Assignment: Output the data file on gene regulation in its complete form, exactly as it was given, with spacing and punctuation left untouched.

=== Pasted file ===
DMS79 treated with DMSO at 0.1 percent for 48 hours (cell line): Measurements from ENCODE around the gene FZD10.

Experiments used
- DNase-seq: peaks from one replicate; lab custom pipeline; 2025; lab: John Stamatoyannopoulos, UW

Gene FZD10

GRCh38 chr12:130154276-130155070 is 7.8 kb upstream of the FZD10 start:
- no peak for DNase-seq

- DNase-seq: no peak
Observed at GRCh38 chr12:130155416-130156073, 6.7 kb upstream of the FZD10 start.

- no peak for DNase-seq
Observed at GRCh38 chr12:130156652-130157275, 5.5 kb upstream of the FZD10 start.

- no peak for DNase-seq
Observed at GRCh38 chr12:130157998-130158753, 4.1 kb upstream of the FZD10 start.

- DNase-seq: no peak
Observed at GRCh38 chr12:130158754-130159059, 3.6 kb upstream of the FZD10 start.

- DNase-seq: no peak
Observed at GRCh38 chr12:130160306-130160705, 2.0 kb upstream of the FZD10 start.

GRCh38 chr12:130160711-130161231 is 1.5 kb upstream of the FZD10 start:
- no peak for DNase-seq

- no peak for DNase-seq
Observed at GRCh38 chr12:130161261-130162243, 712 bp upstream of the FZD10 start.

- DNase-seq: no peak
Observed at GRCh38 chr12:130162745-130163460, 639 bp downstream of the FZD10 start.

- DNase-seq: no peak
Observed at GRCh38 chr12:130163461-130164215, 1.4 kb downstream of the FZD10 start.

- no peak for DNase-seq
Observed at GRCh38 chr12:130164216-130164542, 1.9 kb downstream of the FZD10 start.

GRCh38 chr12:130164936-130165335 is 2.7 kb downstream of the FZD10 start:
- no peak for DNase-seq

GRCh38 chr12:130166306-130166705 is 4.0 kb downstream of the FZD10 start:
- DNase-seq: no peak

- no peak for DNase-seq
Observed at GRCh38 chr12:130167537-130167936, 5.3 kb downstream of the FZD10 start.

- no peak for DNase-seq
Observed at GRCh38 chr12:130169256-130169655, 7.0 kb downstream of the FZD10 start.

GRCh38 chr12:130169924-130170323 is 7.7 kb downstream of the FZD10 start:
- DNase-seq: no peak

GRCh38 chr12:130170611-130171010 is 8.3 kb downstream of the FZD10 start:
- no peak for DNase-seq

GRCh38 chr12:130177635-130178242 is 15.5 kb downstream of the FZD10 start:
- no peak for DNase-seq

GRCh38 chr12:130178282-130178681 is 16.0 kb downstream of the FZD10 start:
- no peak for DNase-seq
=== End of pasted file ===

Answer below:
DMS79 treated with DMSO at 0.1 percent for 48 hours (cell line): Measurements from ENCODE around the gene FZD10.

Experiments used
- DNase-seq: peaks from one replicate; lab custom pipeline; 2025; lab: John Stamatoyannopoulos, UW

Gene FZD10

GRCh38 chr12:130154276-130155070 is 7.8 kb upstream of the FZD10 start:
- no peak for DNase-seq

- DNase-seq: no peak
Observed at GRCh38 chr12:130155416-130156073, 6.7 kb upstream of the FZD10 start.

- no peak for DNase-seq
Observed at GRCh38 chr12:130156652-130157275, 5.5 kb upstream of the FZD10 start.

- no peak for DNase-seq
Observed at GRCh38 chr12:130157998-130158753, 4.1 kb upstream of the FZD10 start.

- DNase-seq: no peak
Observed at GRCh38 chr12:130158754-130159059, 3.6 kb upstream of the FZD10 start.

- DNase-seq: no peak
Observed at GRCh38 chr12:130160306-130160705, 2.0 kb upstream of the FZD10 start.

GRCh38 chr12:130160711-130161231 is 1.5 kb upstream of the FZD10 start:
- no peak for DNase-seq

- no peak for DNase-seq
Observed at GRCh38 chr12:130161261-130162243, 712 bp upstream of the FZD10 start.

- DNase-seq: no peak
Observed at GRCh38 chr12:130162745-130163460, 639 bp downstream of the FZD10 start.

- DNase-seq: no peak
Observed at GRCh38 chr12:130163461-130164215, 1.4 kb downstream of the FZD10 start.

- no peak for DNase-seq
Observed at GRCh38 chr12:130164216-130164542, 1.9 kb downstream of the FZD10 start.

GRCh38 chr12:130164936-130165335 is 2.7 kb downstream of the FZD10 start:
- no peak for DNase-seq

GRCh38 chr12:130166306-130166705 is 4.0 kb downstream of the FZD10 start:
- DNase-seq: no peak

- no peak for DNase-seq
Observed at GRCh38 chr12:130167537-130167936, 5.3 kb downstream of the FZD10 start.

- no peak for DNase-seq
Observed at GRCh38 chr12:130169256-130169655, 7.0 kb downstream of the FZD10 start.

GRCh38 chr12:130169924-130170323 is 7.7 kb downstream of the FZD10 start:
- DNase-seq: no peak

GRCh38 chr12:130170611-130171010 is 8.3 kb downstream of the FZD10 start:
- no peak for DNase-seq

GRCh38 chr12:130177635-130178242 is 15.5 kb downstream of the FZD10 start:
- no peak for DNase-seq

GRCh38 chr12:130178282-130178681 is 16.0 kb downstream of the FZD10 start:
- no peak for DNase-seq